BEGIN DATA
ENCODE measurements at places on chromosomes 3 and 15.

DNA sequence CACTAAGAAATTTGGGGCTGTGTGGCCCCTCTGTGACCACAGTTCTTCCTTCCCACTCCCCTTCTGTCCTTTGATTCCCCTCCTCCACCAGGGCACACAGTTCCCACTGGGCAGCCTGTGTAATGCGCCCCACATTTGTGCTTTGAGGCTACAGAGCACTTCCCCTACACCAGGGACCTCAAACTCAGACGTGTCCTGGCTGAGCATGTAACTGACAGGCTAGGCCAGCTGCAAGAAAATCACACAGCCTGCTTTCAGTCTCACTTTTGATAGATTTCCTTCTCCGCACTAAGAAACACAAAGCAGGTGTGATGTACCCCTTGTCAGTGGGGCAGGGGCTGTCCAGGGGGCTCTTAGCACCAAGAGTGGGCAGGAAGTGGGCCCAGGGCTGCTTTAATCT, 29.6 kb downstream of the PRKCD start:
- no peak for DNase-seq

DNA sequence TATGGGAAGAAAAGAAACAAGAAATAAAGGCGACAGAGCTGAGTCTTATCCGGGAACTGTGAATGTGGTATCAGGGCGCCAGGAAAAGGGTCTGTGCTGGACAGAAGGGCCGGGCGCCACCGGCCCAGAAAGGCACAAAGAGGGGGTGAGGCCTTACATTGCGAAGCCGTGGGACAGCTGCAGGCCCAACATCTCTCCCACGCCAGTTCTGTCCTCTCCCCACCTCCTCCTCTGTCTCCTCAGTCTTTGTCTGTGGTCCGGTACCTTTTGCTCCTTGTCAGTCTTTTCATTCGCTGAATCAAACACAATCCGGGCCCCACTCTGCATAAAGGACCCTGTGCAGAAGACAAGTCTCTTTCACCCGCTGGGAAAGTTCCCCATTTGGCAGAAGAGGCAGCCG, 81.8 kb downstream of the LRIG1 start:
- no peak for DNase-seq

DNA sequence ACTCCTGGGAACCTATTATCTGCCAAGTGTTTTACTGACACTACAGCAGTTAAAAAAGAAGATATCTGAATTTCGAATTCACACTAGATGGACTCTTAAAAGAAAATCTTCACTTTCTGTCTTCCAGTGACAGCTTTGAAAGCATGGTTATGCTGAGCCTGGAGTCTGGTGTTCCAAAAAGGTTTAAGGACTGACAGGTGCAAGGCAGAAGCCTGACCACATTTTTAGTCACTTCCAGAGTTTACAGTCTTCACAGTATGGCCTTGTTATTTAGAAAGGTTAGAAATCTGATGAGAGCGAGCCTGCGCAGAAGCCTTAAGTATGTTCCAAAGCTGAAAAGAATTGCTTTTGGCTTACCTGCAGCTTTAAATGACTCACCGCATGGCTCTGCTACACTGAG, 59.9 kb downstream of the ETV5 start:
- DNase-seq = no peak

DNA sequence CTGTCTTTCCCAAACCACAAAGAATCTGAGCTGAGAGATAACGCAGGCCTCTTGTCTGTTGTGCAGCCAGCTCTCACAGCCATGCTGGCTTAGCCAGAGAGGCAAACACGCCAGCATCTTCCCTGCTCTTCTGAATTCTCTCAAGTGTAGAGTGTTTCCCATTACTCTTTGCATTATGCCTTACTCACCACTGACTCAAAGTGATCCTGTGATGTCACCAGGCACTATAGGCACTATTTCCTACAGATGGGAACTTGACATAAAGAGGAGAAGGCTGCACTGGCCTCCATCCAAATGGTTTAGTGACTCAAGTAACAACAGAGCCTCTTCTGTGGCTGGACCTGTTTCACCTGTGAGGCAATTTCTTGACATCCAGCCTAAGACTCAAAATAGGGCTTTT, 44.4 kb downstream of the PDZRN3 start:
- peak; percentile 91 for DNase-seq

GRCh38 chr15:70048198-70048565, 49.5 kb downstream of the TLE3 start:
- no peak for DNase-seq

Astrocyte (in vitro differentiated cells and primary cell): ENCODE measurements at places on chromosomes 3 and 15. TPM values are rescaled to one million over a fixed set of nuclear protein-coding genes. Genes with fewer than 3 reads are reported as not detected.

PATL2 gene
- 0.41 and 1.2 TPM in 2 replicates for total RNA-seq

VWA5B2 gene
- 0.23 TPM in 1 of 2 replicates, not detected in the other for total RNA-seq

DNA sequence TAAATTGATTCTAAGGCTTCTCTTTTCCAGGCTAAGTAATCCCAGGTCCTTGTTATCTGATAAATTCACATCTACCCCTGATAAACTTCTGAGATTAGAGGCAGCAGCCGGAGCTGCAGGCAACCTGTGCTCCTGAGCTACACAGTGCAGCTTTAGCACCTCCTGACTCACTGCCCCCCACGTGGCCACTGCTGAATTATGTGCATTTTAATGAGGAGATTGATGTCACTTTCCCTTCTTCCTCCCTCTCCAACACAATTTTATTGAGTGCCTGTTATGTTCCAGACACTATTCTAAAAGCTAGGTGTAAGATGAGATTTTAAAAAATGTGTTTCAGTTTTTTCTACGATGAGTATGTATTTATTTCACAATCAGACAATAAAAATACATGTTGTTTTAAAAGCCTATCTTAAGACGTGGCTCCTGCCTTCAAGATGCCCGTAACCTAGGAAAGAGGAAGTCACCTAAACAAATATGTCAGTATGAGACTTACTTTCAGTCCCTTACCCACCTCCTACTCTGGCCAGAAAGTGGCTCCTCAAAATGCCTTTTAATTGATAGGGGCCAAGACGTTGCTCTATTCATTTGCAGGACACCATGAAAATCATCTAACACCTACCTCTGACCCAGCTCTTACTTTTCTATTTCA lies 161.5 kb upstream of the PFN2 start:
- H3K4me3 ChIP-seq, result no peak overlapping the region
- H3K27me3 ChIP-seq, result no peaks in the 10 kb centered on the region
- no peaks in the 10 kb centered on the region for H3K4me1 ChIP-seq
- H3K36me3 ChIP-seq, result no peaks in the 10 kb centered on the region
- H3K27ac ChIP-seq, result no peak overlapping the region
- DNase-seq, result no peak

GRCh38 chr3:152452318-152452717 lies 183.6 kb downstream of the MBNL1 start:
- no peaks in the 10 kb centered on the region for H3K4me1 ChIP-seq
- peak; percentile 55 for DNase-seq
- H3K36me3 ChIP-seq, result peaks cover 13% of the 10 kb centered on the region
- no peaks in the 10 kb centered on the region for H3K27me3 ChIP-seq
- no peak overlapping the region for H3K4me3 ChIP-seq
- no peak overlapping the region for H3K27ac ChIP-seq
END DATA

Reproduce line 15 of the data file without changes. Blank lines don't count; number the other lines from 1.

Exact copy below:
VWA5B2 gene